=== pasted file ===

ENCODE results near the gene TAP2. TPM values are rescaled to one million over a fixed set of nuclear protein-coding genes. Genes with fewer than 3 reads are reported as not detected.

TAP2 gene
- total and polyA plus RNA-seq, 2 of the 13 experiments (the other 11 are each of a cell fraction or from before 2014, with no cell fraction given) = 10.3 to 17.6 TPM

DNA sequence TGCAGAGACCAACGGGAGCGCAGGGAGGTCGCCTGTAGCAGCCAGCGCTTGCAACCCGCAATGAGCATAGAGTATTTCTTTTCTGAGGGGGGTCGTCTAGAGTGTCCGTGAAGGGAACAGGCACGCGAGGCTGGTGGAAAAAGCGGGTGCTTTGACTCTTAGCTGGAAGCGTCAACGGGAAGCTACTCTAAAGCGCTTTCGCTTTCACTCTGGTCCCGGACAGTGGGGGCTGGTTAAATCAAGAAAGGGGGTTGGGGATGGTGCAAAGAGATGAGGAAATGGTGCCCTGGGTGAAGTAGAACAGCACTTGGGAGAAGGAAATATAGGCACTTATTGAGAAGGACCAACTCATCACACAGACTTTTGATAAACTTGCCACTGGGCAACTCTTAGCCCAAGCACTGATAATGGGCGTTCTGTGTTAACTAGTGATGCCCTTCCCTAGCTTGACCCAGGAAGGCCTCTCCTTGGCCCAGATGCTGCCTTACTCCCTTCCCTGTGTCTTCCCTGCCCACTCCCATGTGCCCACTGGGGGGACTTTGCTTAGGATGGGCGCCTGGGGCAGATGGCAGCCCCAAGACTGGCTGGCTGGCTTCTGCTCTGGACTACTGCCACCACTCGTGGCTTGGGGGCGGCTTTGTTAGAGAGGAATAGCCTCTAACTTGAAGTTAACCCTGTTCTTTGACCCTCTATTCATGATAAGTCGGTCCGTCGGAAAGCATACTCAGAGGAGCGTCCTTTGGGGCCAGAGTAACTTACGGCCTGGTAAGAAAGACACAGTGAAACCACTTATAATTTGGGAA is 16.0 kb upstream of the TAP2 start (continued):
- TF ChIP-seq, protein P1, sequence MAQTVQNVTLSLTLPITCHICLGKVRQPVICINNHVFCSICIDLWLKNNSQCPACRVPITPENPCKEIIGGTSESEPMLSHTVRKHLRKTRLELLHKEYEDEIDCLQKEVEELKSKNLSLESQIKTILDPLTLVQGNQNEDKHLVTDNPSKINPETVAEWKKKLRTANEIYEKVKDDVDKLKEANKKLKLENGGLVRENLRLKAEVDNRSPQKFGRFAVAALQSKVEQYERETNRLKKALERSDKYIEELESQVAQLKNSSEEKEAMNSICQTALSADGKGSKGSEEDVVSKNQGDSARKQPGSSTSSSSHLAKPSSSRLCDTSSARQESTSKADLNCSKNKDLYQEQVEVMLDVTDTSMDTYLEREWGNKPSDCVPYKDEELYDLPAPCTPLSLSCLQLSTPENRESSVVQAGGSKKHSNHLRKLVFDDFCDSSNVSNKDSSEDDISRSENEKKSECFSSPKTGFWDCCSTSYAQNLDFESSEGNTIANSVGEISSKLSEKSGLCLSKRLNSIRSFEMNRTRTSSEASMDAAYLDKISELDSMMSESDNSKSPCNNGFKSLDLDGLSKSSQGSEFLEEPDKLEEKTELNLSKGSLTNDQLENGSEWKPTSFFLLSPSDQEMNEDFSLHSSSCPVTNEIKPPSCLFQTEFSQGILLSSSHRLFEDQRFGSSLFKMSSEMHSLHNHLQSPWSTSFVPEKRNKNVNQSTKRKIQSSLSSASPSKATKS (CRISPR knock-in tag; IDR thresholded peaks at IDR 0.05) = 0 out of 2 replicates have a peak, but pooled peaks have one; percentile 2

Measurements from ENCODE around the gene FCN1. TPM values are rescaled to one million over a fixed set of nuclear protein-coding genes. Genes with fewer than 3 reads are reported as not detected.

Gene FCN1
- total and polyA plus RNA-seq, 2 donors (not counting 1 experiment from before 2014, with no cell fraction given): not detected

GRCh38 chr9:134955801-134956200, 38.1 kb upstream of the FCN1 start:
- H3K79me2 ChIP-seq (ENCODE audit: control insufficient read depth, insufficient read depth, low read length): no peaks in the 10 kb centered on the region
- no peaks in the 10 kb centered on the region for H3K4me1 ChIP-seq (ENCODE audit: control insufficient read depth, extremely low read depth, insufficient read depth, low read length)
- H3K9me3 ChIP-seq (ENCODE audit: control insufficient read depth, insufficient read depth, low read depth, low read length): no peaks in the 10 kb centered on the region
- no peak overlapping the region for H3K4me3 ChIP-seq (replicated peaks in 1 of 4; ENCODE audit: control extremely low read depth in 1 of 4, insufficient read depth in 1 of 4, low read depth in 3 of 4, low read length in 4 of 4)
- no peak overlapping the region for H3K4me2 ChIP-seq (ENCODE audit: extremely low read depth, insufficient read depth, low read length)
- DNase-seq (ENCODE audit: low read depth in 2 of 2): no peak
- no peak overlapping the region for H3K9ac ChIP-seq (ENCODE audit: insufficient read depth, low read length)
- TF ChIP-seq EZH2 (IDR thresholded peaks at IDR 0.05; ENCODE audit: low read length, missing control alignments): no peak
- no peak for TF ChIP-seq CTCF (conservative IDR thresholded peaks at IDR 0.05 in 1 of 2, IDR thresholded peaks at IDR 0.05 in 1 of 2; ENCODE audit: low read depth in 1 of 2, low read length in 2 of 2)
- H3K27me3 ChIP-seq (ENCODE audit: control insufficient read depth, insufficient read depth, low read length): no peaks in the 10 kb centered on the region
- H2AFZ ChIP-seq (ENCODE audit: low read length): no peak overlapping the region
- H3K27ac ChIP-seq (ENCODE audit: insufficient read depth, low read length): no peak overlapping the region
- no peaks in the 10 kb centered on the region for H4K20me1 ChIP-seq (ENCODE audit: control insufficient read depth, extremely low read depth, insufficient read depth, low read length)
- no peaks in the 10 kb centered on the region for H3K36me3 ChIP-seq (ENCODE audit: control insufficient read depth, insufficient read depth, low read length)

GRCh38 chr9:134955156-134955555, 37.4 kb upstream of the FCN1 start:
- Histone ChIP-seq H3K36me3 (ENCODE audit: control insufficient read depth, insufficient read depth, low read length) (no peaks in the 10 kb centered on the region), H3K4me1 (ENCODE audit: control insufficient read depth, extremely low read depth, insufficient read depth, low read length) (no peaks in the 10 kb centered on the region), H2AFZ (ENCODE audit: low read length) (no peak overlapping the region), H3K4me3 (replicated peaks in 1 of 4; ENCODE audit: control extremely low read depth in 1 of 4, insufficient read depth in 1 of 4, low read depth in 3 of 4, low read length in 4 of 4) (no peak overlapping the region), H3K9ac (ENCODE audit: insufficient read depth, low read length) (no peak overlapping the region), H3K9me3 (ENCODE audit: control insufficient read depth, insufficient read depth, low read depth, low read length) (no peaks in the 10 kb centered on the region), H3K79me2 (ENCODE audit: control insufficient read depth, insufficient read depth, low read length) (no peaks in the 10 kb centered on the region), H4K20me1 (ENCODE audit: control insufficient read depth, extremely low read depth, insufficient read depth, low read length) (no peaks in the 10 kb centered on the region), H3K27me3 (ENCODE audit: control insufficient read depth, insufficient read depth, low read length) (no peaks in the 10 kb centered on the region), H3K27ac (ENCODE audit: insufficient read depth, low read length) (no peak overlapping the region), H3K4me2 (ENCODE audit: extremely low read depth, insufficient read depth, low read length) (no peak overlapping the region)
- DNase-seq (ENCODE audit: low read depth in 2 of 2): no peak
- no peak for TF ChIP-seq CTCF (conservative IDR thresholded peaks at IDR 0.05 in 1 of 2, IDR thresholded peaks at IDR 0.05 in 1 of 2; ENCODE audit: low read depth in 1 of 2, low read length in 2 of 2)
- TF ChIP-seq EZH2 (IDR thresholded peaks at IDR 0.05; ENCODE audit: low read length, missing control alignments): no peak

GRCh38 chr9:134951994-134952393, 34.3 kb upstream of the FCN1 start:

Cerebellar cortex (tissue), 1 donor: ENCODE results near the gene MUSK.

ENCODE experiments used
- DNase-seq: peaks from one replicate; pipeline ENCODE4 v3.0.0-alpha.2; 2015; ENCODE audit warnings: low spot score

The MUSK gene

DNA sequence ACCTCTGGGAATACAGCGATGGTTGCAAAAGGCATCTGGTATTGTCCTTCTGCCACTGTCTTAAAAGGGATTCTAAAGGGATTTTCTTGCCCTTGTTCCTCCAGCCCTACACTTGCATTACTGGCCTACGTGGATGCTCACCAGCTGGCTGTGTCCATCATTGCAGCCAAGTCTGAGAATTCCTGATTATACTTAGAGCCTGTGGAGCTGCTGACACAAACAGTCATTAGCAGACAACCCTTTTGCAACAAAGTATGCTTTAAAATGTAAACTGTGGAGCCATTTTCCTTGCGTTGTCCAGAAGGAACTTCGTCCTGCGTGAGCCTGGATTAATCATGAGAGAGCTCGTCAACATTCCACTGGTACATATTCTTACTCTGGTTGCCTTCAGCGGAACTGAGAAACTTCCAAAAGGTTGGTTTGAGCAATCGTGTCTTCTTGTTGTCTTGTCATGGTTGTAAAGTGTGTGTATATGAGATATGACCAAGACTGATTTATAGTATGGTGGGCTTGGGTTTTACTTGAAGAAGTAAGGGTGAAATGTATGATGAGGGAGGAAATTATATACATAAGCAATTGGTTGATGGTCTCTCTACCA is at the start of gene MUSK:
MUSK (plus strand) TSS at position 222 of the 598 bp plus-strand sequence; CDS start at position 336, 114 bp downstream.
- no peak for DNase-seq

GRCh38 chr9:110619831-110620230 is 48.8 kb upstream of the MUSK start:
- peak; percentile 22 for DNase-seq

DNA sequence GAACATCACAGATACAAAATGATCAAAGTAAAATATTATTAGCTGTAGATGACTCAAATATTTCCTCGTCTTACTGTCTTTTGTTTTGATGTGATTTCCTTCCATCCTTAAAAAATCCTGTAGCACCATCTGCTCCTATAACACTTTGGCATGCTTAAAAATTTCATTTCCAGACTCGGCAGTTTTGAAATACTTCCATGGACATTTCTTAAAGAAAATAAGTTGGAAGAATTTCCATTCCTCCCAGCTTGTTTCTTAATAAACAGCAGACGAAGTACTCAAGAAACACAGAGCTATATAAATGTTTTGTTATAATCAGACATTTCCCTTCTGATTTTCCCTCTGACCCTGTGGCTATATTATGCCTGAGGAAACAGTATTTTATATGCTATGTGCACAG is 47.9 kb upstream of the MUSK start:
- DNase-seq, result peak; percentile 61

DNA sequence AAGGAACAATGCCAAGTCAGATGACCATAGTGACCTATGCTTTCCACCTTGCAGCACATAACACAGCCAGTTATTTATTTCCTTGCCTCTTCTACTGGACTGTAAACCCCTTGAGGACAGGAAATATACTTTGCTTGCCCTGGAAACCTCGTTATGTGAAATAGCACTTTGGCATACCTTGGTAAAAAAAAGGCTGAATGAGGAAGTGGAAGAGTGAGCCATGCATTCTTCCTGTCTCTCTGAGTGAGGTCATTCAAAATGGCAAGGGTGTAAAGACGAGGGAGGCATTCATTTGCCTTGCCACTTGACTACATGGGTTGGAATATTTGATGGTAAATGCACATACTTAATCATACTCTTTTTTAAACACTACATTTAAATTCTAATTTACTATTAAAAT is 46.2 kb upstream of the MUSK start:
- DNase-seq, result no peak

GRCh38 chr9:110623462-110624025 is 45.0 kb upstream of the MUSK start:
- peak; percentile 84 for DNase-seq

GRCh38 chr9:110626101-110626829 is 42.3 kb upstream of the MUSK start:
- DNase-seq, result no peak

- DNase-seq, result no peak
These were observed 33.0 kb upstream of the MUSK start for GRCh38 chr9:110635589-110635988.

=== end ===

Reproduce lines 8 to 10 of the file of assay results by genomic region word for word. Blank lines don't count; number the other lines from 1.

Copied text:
- total and polyA plus RNA-seq, 2 donors (not counting 1 experiment from before 2014, with no cell fraction given): not detected

GRCh38 chr9:134955801-134956200, 38.1 kb upstream of the FCN1 start:
- H3K79me2 ChIP-seq (ENCODE audit: control insufficient read depth, insufficient read depth, low read length): no peaks in the 10 kb centered on the region